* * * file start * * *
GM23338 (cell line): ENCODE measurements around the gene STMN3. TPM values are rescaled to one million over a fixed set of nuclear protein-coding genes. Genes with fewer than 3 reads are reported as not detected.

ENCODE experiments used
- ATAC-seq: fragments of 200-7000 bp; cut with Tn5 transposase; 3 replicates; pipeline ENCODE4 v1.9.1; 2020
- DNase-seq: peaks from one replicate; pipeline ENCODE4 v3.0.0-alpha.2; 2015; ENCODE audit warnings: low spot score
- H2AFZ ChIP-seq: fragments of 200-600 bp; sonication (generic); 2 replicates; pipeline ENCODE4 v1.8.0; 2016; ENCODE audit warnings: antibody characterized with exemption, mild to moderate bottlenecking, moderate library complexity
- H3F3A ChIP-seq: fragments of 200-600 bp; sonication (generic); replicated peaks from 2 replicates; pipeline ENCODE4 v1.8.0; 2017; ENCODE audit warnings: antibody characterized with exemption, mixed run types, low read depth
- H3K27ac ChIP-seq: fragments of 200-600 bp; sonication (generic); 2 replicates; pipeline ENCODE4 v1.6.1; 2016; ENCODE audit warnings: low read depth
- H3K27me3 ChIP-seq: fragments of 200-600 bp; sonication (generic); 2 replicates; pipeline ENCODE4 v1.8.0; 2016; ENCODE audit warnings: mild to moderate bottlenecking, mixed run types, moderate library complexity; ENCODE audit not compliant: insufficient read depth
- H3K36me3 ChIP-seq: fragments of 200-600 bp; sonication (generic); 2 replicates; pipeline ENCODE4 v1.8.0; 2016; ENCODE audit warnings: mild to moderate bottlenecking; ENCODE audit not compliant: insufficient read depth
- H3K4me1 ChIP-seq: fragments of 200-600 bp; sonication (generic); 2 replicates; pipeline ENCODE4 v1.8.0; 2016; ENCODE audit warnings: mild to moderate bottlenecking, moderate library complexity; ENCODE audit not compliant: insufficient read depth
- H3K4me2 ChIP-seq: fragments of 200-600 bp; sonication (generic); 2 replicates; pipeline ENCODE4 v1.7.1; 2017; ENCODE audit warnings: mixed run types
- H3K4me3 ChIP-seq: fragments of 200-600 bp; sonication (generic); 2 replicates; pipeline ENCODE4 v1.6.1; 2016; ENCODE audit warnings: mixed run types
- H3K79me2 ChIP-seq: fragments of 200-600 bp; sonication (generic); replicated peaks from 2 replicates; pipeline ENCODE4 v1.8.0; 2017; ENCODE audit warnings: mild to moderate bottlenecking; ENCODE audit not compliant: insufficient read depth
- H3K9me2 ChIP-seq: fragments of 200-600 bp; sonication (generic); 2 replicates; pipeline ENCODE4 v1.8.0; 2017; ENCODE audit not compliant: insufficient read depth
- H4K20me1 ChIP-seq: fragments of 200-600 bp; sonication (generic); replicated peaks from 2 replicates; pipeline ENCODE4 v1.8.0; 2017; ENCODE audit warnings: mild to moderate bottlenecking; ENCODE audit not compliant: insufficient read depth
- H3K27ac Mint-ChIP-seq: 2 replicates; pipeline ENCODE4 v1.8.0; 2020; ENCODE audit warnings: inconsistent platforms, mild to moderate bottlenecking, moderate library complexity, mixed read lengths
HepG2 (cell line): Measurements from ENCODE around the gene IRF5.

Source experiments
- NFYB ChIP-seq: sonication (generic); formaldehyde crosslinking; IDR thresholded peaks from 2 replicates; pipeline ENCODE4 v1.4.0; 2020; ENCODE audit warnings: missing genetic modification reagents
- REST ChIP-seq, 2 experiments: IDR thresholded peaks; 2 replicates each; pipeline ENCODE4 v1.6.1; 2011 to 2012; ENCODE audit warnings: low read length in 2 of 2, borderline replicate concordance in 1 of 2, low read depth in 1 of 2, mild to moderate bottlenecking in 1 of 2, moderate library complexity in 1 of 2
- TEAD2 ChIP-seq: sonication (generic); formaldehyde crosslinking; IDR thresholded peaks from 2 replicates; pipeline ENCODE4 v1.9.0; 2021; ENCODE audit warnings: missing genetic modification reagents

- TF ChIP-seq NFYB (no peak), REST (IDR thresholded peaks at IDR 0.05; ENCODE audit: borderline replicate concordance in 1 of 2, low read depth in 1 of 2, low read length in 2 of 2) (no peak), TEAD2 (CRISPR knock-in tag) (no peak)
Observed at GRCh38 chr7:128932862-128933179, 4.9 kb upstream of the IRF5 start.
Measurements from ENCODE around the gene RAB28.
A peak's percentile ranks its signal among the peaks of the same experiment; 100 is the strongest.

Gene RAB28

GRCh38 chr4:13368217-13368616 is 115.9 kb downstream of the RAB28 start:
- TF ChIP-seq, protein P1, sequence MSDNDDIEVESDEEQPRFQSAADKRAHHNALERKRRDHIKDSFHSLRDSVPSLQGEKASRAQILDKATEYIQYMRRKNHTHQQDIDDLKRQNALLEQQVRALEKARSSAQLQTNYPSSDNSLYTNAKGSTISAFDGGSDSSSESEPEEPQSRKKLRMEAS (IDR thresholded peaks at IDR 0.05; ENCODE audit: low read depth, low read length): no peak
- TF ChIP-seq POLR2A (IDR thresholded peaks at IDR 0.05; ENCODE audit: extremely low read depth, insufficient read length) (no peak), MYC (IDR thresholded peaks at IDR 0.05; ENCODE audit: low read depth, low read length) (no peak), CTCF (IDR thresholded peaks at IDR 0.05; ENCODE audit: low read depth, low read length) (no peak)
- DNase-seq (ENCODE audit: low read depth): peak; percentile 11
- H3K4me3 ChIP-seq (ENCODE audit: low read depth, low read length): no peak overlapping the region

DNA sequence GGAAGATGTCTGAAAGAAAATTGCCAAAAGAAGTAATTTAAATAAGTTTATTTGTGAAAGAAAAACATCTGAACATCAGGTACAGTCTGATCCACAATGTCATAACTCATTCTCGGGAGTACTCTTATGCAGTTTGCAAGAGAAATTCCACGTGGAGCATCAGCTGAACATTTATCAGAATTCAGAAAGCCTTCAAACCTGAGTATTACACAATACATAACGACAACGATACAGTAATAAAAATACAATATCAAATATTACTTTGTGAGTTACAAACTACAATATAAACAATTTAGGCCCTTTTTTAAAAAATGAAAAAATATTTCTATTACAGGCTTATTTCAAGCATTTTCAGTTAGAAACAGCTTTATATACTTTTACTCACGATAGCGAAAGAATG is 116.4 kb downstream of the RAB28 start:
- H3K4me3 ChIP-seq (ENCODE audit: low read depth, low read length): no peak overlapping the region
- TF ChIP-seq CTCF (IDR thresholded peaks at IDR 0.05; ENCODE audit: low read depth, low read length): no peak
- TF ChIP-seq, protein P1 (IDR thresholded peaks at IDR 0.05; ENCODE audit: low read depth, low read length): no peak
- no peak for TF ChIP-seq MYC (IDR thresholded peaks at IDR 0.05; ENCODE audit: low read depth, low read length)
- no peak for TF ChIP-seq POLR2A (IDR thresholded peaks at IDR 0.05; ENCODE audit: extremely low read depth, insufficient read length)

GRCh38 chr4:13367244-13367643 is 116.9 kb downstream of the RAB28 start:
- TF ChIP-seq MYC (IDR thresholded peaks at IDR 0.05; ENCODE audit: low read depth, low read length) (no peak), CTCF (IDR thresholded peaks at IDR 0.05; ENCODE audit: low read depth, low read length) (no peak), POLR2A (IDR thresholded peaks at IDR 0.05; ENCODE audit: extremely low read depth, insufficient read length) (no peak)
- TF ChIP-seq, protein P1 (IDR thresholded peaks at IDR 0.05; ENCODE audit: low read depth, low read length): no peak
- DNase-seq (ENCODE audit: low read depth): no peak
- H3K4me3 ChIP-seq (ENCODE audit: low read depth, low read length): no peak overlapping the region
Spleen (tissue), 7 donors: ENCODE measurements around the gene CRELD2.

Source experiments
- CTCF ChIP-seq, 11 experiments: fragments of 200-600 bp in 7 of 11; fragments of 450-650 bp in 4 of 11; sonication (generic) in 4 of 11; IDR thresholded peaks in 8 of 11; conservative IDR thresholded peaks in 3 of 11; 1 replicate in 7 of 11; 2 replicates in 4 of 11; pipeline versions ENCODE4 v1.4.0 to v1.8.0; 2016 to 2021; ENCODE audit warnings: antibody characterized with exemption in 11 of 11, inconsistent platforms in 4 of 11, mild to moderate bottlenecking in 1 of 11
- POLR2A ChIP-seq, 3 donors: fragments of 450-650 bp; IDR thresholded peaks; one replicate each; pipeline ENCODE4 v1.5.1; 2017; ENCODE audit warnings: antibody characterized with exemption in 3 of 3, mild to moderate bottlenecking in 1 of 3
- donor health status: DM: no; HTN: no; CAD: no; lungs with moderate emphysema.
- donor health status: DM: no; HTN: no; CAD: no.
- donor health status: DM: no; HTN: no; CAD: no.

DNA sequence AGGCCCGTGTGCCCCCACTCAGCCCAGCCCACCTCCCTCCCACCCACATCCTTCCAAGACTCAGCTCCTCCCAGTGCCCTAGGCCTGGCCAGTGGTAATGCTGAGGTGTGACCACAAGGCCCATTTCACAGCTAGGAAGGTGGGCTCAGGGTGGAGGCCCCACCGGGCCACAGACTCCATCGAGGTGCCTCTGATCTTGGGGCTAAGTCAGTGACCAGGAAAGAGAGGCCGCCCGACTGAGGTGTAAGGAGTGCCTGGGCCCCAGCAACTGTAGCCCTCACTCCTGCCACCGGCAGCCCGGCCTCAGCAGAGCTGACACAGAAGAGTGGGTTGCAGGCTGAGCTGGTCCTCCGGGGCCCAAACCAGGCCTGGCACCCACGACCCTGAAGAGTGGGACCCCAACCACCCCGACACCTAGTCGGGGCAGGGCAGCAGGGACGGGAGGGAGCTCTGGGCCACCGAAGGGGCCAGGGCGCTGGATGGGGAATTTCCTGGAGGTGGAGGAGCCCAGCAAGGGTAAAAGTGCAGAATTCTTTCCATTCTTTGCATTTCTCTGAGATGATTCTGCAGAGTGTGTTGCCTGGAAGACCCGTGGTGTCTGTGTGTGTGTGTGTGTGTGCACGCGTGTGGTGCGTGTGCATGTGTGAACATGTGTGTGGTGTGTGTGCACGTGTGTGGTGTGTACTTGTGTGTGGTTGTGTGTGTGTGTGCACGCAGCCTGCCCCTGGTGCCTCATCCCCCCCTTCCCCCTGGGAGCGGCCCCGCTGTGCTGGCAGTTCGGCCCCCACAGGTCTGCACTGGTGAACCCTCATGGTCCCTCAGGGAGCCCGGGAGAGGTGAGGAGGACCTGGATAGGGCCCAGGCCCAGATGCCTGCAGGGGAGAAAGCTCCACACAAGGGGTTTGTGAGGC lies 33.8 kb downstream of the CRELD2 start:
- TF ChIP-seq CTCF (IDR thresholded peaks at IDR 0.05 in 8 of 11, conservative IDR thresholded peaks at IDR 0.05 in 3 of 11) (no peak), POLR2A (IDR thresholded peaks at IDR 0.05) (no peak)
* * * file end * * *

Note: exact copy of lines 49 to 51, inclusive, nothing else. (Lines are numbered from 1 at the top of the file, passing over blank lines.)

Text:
- donor health status: DM: no; HTN: no; CAD: no.

DNA sequence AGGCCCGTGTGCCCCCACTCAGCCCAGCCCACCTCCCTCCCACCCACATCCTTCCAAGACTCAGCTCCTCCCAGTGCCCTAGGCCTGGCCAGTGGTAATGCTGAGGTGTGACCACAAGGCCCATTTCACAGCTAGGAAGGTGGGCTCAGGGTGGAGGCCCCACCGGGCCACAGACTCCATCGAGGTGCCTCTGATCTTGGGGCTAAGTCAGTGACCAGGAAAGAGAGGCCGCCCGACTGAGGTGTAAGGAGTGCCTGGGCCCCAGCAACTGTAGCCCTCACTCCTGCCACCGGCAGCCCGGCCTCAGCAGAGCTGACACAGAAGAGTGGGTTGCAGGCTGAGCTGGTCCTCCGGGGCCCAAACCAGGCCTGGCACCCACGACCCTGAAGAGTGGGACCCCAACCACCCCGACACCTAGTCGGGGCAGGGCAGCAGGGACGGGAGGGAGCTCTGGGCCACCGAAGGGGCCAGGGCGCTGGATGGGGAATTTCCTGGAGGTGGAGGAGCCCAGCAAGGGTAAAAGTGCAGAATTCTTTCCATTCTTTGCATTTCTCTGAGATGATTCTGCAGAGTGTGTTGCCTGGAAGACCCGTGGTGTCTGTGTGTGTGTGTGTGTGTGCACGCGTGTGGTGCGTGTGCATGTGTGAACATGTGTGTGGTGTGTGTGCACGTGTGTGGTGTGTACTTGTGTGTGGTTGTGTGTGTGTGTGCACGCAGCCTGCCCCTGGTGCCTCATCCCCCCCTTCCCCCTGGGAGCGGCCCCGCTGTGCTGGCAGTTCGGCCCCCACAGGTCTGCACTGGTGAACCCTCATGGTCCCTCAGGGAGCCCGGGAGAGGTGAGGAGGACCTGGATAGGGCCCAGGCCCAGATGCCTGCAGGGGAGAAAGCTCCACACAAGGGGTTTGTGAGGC lies 33.8 kb downstream of the CRELD2 start:
- TF ChIP-seq CTCF (IDR thresholded peaks at IDR 0.05 in 8 of 11, conservative IDR thresholded peaks at IDR 0.05 in 3 of 11) (no peak), POLR2A (IDR thresholded peaks at IDR 0.05) (no peak)